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What does "denuclearization" mean for North Korea?

After weeks of negotiations about where and when to host a proposed summit between President Trump and North Korean leader Kim Jong Un, in addition to the return of three Americans detained in North Korea, and at least two direct conversations between Secretary of State Mike Pompeo and Kim, Mr. Trump tweeted the final date and place for the summit with Kim: June 12 in Singapore.

Asked if he has any concerns that the talks will fall through and President Trump will want to resort to military action, Hayden said he wouldn't blame the president for that scenario, but he does bear responsibility for the structure of the meeting.

6 Other Related Articles

ABC News -
Ahead of Trump summit, Kim Jong Un crafts a careful message

Donald Trump and Kim Jong Un have one big thing in common as they prepare for what would be the first ever U.S.-North Korea summit next month in Singapore: They both claim to deserve total credit.

Albeit after most of the rest of the world had already seen the news — of Kim's summit with China's President Xi Jinping and later his summit with South Korean President Moon Jae-in on the south side of the Demilitarized Zone, in April.


ABC News -
Trump offers Kim Jong Un 'protections' in exchange for deal on nukes

President Donald Trump Thursday offered "protections" to Kim Jong Un if the North Korean dictator agrees to strike a deal with the U.S. whereby Kim would give up his nuclear weapons but also warned about potentially severe consequences if such a deal cannot be reached.

“I have a feeling, however, that for various reasons, maybe including trade, because they've never had this problem before -- China has never had this problem with us -- it could very well be that he's influencing Kim Jong Un,” referring to China's President Xi.


DW -
Trump promises 'strong' protections for denuclearized North Korea

US President Donald Trump said on Thursday said North Korea would get "very strong" protections if it were to give up its nuclear weapons. He said the deal he was looking at would protect North Korean leader Kim Jong Un. "He would be there, he would be running his country, his country would be very rich," Trump said.

Trump said he was not pursuing the Libya model in getting North Korea to denuclearize, distancing himself from comments from his national security adviser, John Bolton.


Fox News -
Trump: US dealing with North Korea 'as though nothing happened'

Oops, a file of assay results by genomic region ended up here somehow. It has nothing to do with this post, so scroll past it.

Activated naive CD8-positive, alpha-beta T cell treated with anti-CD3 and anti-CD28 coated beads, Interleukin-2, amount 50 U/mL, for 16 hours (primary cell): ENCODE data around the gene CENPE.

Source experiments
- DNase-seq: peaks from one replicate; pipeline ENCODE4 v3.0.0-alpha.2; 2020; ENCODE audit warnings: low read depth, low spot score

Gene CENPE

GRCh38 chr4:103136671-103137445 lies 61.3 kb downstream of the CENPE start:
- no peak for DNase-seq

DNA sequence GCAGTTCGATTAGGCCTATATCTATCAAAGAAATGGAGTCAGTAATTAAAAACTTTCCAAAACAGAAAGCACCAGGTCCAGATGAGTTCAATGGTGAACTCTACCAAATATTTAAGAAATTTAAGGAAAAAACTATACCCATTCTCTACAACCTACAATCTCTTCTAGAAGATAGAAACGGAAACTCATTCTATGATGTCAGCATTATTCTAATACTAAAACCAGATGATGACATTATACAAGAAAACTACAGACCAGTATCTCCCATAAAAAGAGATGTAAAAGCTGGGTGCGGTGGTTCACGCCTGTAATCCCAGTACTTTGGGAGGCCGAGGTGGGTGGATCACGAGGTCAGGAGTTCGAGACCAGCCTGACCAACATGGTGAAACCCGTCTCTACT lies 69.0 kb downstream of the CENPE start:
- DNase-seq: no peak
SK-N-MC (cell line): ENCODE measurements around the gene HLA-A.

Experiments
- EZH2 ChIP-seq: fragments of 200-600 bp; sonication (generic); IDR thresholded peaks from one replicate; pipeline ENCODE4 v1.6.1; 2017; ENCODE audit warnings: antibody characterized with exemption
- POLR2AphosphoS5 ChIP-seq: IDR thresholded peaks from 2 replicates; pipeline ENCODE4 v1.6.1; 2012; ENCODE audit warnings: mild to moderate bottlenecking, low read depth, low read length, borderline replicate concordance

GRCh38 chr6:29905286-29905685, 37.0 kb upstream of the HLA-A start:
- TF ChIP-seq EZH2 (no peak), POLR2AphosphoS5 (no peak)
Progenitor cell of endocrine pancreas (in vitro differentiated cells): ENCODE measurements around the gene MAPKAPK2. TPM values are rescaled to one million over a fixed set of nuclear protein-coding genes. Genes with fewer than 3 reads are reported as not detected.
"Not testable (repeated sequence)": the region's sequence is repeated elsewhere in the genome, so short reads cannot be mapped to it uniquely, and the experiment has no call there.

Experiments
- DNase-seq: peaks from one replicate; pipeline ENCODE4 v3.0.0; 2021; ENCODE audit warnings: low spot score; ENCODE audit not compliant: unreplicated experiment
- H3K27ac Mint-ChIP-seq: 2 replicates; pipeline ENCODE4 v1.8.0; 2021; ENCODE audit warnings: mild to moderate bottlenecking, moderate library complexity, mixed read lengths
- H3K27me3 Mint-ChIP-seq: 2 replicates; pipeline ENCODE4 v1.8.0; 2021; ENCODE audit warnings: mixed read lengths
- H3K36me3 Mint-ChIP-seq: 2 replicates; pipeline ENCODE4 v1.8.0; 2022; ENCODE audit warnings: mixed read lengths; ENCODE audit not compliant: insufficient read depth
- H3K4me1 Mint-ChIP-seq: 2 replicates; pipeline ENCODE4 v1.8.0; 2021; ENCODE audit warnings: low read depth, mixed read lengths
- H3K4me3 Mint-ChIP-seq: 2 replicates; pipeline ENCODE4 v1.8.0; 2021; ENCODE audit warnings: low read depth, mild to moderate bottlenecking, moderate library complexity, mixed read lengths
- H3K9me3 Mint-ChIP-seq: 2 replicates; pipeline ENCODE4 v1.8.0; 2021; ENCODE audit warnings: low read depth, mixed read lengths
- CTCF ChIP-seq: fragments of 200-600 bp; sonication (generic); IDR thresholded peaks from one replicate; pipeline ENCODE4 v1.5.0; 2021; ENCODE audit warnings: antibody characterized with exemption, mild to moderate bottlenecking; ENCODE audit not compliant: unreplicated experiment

President Trump told reporters Thursday that the United States is dealing with North Korea “as though nothing happened” after the totalitarian nation threatened to cancel next month’s planned summit if the U.S. raises the issue of denuclearization. "They’re dealing with us, we’re dealing with them, they’re working out times and meeting places and everything,” Trump said during an Oval Office meeting with NATO Secretary-General Jens Stoltenberg.


Washington Post -
Trump offers reassurance that North Korean dictator Kim Jong Un would remain in power under nuclear deal

President Trump on Thursday reassured North Korean dictator Kim Jong Un that he would remain in power under a nuclear deal with the United States, emphasizing that his administration is not seeking regime change amid threats from Pyongyang to cancel the upcoming leaders’ summit.

By contrast, Trump added, a deal with North Korea “would be with Kim Jong Un, something where he’d be there, he’d be in his country, he’d be running his country, his country would be very rich, his country would be very industrious.”


CBS News -
U.S. has daunting to-do list to get ready for North Korea summit

President Donald Trump and his team have a daunting to-do list to work through as they prepare for next month's expected summit with North Korean leader Kim Jong Un.

When North Korea objected to Mr. Trump's preferred choice of the demilitarized zone on the border between North and South Korea, the U.S. countered with Singapore. Some White House officials also opposed the DMZ choice, believing the optics on Korean rapprochement would distract from the focus on denuclearization.



“Four hostile newspapers are more to be feared than a thousand bayonets...” ― Napoléon Bonaparte